Seabridge has completed few drilling campaigns at the Kerr-Sulphurets-Mitchell properties, and the big picture there is clearing up. Still, the more Seabridge drills, the more it needs to drill...

What the Geologists Know

It appears to be a huge district of alteration with five significant mineralized zones: Kerr, Sulphurets, Mitchell (from here on called KSM), Ironcap, and Snowfields. Several other smaller mineralized zones – such as Canyon, Lake, and the Main Copper – appear to be parts of the same system, separated only by geographic boundaries.

The market does not understand just how big these deposits are, nor how large they are likely to become. But the geologists know. They walk around with huge grins on their faces. It's a once-in-a-lifetime discovery, and they turn down offers from other companies at twice their current salaries to stay here and work. 

Seabridge's problem, at least in terms of its market value, is what is known as "inferred resource."

A resource estimate – or inferred resource – is a calculation of the volume of a mineral deposit and its average grade. An engineer calculates the resource from the grades and thicknesses derived from drilling results. 

The problem with inferred resources is that they are built around very few drill holes. That's why I'm usually very cautious about inferred resource estimates. In fact, I prefer to discount the inferred resource completely.

But sometimes, the estimate is solid enough to bank on. Barrick bought out Arequipa before it could even calculate a resource. The Barrick geologists visited the site and saw the size of the system and the assays from the first few holes. They knew the story right away, without any resource estimates. Arequipa's stock went from 35¢ to $30 in just 18 months with Barrick paying $1 billion to buy it.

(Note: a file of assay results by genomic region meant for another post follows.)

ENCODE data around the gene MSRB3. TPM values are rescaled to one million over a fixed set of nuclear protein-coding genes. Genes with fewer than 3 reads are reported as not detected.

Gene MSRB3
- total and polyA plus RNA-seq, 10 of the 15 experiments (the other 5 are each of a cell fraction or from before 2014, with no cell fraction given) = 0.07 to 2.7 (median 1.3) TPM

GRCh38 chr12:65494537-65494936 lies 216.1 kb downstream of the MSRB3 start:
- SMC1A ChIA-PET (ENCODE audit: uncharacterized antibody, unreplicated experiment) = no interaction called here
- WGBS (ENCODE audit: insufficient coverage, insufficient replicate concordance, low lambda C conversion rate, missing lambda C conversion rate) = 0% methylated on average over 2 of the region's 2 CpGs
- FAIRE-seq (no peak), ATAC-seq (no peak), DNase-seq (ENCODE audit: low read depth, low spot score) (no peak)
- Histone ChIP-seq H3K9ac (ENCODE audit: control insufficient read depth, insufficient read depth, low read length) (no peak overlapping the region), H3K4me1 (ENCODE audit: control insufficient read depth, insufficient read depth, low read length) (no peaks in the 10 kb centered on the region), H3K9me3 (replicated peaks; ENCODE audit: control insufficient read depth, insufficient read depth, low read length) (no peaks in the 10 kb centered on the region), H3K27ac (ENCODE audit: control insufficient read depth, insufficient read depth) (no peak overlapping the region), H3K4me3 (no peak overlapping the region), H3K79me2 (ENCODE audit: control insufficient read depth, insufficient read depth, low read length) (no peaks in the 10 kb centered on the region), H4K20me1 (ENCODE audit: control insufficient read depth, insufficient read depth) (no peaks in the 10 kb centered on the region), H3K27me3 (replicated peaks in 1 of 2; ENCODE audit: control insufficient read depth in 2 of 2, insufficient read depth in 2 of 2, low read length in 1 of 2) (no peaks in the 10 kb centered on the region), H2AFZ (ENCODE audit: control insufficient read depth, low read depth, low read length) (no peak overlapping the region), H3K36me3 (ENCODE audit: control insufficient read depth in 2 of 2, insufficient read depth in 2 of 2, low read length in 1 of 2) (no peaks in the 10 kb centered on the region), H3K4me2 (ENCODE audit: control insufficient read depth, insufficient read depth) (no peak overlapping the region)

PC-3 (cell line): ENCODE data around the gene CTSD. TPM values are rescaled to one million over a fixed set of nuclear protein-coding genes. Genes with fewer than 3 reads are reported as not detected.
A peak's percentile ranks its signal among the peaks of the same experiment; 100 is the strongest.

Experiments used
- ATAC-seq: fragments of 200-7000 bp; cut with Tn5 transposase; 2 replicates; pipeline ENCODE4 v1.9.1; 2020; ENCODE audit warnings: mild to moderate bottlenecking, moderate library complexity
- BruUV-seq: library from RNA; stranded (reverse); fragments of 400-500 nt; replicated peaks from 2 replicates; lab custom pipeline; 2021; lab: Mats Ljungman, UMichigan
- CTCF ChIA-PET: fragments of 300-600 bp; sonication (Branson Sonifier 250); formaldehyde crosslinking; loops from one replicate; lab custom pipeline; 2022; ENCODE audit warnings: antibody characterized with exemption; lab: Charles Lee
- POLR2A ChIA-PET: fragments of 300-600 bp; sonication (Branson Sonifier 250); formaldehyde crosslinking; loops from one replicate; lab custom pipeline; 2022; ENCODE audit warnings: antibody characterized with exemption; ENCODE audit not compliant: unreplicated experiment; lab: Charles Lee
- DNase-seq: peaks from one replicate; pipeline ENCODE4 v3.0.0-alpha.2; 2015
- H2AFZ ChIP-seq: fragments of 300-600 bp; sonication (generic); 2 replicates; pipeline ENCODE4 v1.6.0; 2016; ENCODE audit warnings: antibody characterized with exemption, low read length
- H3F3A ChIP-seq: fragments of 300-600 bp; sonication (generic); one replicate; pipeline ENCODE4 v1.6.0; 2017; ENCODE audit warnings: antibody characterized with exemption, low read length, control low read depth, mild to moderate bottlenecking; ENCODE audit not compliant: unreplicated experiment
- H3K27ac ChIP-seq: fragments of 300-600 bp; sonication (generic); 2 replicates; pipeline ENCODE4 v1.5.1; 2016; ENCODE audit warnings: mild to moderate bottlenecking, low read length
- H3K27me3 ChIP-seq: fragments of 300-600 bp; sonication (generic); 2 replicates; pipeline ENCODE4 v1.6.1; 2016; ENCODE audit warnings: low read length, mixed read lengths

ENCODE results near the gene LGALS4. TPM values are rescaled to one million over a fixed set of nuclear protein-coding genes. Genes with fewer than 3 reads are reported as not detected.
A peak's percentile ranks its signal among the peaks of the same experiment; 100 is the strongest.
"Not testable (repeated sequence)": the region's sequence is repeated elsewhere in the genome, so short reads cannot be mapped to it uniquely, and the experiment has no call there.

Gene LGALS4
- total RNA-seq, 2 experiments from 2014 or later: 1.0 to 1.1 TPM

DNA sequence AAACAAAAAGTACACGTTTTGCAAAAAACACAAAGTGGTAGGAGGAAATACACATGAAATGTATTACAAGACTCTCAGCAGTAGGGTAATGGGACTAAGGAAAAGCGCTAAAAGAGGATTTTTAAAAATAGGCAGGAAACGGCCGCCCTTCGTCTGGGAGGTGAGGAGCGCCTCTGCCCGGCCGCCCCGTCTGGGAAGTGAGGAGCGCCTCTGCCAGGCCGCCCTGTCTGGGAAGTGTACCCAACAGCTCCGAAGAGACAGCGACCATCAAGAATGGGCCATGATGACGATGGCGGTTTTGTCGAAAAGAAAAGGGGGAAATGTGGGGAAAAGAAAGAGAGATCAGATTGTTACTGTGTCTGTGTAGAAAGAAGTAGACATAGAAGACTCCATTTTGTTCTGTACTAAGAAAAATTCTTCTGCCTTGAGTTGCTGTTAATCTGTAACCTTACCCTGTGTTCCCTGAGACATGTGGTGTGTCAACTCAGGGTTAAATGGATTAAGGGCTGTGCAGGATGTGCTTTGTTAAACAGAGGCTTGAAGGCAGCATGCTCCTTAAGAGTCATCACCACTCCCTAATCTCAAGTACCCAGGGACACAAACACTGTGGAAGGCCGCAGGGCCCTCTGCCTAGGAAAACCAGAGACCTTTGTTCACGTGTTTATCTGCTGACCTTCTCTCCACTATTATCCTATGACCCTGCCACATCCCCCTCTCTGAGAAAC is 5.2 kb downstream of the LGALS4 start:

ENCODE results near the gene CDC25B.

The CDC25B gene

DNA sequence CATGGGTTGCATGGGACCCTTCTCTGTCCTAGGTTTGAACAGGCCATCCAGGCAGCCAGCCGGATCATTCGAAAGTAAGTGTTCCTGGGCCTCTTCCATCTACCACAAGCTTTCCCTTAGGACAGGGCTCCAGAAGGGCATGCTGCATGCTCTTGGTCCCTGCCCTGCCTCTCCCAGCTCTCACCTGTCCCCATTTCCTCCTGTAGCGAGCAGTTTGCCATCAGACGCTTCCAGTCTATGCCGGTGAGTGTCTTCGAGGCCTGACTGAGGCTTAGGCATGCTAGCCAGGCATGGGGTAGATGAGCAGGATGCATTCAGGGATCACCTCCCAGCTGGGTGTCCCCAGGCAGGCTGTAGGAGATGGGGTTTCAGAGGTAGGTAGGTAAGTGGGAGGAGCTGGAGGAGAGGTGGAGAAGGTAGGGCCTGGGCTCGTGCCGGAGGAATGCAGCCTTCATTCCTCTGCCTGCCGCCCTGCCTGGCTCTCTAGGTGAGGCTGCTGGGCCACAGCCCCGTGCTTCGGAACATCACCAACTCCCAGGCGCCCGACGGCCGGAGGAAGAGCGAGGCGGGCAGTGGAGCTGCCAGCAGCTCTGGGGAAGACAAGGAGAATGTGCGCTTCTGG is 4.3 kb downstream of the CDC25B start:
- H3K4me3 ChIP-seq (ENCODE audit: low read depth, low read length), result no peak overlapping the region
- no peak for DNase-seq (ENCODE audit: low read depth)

In this case, I think the size of KSM will grow as Seabridge's drilling continues. The consistency of the assay results is among the reasons I believe this. The geologists at the site laugh about the core that comes from the new holes. It has little variation. In fact, it's so consistent that the geologists call the new locations adjacent and in between last year's holes "FBs" - as in "fish in a barrel," because the targets are so easy to hit.

And that's why the inferred resources at KSM are believable. Hole after hole has the similar material. The assays come back, one after another, with only the smallest variations, something these geologists have never seen before.

Some simple, back-of-the-envelope calculations tell me that Seabridge could add hundreds of millions of tons of economic rock this year. That equates to several million ounces of gold and hundreds of millions of pounds of copper.

The initial knock on these deposits is their grade. However, the sheer magnitude of these deposits trumps their grade. In fact, only about 20% of all the gold produced last year came from mines with grades higher than the KSM project.